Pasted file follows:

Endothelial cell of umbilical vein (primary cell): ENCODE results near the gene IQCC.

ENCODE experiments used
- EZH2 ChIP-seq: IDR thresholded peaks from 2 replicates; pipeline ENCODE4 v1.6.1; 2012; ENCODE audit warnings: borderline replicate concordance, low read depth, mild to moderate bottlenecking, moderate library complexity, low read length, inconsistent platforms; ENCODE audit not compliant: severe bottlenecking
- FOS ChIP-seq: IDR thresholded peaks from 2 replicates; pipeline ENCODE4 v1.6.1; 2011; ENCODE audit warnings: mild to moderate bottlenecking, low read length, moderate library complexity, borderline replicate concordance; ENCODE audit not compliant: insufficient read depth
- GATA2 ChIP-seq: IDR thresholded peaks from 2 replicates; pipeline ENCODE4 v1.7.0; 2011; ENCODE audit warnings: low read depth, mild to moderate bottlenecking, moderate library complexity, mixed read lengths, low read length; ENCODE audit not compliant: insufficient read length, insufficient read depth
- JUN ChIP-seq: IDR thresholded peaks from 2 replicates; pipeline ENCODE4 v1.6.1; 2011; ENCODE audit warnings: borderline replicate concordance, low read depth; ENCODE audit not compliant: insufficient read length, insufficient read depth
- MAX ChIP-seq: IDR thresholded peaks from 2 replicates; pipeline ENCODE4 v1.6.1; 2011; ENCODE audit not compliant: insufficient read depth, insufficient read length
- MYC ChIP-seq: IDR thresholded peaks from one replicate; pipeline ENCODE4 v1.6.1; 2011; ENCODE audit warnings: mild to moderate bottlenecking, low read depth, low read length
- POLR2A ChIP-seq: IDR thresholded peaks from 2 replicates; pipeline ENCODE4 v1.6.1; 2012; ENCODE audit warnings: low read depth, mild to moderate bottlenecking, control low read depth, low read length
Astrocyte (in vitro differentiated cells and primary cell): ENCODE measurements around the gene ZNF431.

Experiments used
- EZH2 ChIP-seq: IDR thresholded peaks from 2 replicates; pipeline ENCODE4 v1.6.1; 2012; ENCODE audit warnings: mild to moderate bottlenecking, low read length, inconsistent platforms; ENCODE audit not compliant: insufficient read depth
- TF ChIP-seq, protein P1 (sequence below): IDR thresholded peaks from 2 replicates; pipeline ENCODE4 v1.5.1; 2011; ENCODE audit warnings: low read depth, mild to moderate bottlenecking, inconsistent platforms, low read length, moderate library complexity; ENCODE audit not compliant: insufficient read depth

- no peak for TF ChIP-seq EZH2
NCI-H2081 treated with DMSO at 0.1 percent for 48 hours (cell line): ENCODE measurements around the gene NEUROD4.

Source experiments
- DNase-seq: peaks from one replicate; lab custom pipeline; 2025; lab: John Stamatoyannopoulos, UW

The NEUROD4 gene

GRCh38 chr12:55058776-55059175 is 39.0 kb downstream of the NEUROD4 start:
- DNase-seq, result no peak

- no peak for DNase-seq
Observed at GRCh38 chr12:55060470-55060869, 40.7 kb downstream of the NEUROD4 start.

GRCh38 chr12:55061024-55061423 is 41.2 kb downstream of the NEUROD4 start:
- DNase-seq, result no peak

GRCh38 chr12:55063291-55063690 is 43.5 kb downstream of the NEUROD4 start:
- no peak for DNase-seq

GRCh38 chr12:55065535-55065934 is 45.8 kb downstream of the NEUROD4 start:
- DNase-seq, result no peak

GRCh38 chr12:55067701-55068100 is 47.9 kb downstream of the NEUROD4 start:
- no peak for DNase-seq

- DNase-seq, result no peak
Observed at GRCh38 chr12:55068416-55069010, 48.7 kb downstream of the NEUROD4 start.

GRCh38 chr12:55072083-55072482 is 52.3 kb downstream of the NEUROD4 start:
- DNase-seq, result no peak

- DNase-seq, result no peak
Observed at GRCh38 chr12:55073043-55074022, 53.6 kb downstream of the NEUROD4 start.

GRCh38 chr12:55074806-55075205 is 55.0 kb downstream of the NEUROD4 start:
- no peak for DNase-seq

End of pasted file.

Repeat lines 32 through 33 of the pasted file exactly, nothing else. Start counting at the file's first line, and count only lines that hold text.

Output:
Observed at GRCh38 chr12:55068416-55069010, 48.7 kb downstream of the NEUROD4 start.

GRCh38 chr12:55072083-55072482 is 52.3 kb downstream of the NEUROD4 start: